Monday, June 24, 2019

It's Australia

As Anne mentioned in her post last week, this time of year we celebrate the Summer Solstice up here in the Northern Hemisphere.  Although it's been rather wet and chilly in these parts (i.e., central Alberta where the Shop is located) it is summer, and up till 10:54 a.m. (Mountain Daylight Time, in which the Shop is located) on June 21, the hours of daylight were getting longer here.

Now...slowly, almost imperceptibly, they will shorten again.

Photo: Wikimedia Commons

Meanwhile, in Australia...

See that red line in the above flattened world map? (No, the world isn't flat; just the map! 😉)  That line marks the Tropic of Cancer.  As explained by "Astronomy Essentials" on
"At the June solstice, Earth is positioned in its orbit so that our world’s North Pole is leaning most toward the sun. As seen from Earth, the sun is directly overhead at noon 23 1/2 degrees north of the equator, at an imaginary line encircling the globe known as the Tropic of Cancer – named after the constellation Cancer the Crab. This is as far north as the sun ever gets.
"All locations north of the equator have days longer than 12 hours at the June solstice. Meanwhile, all locations south of the equator have days shorter than 12 hours."
So our Aussie yarn-crafting friends just marked their Winter Solstice (which we Northern Hemisphere folks mark in December).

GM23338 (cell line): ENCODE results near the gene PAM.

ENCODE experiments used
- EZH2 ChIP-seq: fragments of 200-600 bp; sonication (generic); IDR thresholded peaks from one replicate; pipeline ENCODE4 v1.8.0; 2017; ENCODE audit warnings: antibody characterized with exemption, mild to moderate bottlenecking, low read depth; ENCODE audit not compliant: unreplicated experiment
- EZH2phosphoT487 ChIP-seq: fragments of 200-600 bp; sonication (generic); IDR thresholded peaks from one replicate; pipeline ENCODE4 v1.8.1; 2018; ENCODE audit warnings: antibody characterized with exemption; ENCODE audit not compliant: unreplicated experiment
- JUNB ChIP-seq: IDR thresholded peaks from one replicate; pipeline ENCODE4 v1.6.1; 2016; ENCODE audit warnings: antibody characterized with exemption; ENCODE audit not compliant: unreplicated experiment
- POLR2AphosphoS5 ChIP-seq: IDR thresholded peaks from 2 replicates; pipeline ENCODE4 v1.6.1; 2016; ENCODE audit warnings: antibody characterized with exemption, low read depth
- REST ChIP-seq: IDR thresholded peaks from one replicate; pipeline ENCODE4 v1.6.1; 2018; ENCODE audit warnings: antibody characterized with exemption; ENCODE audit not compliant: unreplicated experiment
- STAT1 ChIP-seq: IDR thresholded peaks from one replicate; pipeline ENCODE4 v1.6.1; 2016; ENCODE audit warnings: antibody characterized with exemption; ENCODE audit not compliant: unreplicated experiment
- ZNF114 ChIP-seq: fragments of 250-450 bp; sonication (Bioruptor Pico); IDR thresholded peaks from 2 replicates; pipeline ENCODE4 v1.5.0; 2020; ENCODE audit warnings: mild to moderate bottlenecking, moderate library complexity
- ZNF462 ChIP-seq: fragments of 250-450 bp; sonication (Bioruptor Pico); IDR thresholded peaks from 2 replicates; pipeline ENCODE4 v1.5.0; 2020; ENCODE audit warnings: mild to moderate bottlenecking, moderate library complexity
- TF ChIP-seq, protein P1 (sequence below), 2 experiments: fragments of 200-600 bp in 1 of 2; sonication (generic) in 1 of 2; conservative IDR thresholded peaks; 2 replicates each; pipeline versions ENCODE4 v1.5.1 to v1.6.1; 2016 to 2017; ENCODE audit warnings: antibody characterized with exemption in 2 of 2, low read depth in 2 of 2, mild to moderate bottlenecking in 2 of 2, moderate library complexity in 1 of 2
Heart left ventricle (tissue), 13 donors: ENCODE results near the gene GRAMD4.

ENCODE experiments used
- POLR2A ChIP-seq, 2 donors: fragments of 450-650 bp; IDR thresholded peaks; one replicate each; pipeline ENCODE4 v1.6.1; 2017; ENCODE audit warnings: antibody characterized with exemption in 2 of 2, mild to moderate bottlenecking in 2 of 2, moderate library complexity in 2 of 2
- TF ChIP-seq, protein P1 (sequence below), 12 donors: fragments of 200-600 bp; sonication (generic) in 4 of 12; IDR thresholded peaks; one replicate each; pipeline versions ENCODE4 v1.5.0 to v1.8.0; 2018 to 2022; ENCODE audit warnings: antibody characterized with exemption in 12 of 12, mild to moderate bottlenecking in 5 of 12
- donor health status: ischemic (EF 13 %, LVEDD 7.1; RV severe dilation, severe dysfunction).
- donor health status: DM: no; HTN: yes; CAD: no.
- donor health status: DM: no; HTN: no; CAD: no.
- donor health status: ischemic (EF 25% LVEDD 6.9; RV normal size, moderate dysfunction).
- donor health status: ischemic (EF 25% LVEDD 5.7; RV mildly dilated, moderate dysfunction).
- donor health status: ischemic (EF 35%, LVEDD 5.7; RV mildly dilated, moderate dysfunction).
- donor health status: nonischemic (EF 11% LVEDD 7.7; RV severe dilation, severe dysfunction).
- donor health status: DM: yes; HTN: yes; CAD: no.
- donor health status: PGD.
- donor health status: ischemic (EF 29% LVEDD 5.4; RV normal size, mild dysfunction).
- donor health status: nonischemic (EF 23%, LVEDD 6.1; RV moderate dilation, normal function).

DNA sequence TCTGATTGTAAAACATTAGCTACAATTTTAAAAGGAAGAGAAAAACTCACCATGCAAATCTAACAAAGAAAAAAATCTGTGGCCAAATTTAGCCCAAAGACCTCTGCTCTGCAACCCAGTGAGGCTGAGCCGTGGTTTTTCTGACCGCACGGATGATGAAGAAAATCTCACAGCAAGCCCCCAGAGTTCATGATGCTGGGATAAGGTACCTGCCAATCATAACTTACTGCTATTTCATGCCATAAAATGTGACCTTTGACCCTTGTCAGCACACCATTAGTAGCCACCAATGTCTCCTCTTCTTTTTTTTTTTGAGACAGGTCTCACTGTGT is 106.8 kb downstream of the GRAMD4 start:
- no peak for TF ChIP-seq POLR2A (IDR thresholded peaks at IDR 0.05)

The continent's location, however, with exposure to different environmental influences (like the presence of the Southern Ocean between it and Antarctica, and the influence of a belt of sub-tropical high pressure above it) means that Australia's winters are relatively mild (and with global warming, climate change issues are significant -- but that's a topic for another day).

With a warm-to-hot climate (and getting warmer, alas!), why do Australians knit?  Well...because they enjoy it (and crocheting too!) -- just like the rest of us.

PLUS their climate and geography are ideal for raising a breed of sheep that produces some of the world's softest, finest wool: merino.  In fact, Australia is the world's largest producer of wool, accounting for 20% to 25% of all the wool produced around the globe!

Merino rams
Source: Encyclopedia Britannica

And it's Fine grade Super-wash Merino that The Crafty Lady is offering this week for our Super Special Sale!

Rustic Merino Sport
from the Queensland Collection
Knitting Fever (KFI)

100 grams = 300 metres (328 yards)
100% Wool - Fine Super-wash Merino

Regular Price: $24.00

Sale Price: $6.00!!

That said, colour selection and quantities are limited, 
so The Crafty Lady is reserving quantities per purchaser for this special sale.

Limit: 4 skeins per person

See you in the shop!


*Written by Margaret who loves to knit with fine merino...but don't ask her to use it for socks!  😉

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